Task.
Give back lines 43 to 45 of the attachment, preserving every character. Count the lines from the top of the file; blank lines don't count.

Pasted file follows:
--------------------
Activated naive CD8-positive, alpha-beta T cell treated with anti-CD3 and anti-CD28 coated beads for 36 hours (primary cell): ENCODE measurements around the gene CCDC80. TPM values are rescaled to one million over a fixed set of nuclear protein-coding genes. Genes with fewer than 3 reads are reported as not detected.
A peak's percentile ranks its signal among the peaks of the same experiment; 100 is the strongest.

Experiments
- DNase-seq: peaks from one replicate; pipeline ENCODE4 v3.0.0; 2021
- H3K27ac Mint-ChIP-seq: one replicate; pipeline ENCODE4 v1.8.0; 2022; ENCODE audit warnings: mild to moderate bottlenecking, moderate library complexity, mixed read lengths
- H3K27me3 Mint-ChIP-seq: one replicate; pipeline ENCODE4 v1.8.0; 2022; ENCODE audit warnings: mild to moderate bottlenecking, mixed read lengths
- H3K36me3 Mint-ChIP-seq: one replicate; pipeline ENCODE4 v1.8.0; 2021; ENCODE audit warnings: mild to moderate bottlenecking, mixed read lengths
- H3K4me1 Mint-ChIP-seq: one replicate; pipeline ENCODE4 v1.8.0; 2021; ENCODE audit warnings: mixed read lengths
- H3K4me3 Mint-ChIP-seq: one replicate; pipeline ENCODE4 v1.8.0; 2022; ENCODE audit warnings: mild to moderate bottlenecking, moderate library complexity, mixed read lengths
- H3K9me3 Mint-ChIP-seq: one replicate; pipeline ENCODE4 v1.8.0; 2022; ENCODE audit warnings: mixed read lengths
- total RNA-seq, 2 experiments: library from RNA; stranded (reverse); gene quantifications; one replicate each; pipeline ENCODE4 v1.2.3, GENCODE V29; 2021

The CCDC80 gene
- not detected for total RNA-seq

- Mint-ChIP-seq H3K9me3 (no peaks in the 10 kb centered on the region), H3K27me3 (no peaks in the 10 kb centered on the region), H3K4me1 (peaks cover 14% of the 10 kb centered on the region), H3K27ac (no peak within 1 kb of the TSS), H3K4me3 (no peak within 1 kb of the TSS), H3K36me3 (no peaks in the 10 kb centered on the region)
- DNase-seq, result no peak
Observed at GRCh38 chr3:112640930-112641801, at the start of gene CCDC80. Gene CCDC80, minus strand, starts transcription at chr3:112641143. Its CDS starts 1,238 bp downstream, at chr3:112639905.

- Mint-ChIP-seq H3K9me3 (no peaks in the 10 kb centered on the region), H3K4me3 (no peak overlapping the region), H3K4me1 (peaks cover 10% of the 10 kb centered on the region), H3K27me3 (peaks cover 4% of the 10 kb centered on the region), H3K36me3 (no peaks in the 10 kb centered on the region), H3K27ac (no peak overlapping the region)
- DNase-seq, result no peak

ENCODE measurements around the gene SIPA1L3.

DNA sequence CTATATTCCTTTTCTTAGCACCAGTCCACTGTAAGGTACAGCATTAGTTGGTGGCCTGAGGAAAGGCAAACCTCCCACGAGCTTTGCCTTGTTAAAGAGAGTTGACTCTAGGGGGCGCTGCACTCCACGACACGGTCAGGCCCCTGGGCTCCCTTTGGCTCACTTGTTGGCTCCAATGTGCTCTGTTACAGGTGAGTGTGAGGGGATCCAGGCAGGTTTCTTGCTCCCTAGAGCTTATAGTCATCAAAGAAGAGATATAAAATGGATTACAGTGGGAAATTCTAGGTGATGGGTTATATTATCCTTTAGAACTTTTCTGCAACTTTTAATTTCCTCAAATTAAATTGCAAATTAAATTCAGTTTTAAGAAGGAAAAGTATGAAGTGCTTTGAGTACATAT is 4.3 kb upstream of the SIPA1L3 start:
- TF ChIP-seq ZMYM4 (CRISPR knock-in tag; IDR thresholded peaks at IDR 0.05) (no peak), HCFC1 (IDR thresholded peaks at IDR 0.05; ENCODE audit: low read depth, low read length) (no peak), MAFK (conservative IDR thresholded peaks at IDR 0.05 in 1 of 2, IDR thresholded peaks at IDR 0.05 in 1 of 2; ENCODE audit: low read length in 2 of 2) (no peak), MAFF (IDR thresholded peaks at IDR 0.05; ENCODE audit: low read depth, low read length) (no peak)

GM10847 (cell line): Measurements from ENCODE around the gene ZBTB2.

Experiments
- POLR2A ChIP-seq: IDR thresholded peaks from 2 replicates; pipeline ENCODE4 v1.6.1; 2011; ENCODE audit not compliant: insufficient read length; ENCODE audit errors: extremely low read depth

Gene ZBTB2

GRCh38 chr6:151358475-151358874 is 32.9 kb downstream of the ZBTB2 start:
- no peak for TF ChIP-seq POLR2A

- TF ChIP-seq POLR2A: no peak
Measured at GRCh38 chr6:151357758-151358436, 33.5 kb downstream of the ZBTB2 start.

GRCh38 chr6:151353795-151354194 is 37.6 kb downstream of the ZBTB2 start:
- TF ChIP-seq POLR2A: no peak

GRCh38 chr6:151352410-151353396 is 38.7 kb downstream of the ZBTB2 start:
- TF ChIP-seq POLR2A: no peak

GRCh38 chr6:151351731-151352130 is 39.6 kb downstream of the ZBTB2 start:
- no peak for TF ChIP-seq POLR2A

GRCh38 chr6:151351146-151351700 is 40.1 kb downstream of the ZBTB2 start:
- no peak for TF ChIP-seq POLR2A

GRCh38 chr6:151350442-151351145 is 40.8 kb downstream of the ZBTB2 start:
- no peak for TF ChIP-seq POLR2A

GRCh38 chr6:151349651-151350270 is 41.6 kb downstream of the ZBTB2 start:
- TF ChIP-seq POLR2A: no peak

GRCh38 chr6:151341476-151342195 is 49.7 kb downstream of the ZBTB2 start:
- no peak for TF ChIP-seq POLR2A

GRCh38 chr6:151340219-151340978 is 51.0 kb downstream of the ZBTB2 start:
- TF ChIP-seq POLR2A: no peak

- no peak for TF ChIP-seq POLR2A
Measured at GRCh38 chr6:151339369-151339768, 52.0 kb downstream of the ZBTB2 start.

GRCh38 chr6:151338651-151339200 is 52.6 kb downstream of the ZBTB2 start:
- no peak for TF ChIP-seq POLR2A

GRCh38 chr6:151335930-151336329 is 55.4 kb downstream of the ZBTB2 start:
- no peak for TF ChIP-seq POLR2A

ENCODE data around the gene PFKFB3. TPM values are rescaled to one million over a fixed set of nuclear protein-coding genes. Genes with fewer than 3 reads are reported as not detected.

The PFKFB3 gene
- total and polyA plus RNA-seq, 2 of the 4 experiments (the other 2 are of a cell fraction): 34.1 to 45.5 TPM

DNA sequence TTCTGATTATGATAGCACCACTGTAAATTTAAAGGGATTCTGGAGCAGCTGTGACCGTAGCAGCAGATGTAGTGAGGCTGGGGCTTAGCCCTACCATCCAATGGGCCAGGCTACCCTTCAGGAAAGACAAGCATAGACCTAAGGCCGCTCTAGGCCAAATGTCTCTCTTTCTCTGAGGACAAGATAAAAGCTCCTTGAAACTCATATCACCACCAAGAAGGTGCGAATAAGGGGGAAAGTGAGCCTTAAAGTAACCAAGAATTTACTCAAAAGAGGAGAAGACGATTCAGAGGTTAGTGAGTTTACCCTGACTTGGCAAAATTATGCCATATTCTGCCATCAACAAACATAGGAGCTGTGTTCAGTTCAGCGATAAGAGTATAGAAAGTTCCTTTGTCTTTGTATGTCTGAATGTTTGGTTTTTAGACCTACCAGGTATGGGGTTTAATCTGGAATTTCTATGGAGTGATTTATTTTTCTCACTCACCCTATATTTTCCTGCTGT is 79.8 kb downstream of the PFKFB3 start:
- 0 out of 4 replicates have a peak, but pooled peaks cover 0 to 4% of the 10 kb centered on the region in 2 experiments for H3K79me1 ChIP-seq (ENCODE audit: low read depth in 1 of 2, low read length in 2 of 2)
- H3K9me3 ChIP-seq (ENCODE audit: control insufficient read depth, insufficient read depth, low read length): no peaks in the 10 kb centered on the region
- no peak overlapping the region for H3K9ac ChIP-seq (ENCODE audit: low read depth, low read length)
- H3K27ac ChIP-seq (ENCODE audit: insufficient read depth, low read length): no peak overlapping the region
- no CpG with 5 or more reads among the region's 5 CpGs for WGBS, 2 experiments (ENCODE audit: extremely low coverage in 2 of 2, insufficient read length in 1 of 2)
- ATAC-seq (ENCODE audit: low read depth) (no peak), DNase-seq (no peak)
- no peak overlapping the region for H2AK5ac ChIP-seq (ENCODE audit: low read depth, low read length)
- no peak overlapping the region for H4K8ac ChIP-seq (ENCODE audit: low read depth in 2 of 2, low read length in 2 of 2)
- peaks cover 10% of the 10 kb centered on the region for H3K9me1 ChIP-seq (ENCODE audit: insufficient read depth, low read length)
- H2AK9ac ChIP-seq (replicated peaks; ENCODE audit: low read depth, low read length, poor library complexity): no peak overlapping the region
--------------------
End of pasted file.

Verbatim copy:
- no peak for TF ChIP-seq POLR2A

GRCh38 chr6:151340219-151340978 is 51.0 kb downstream of the ZBTB2 start:
- TF ChIP-seq POLR2A: no peak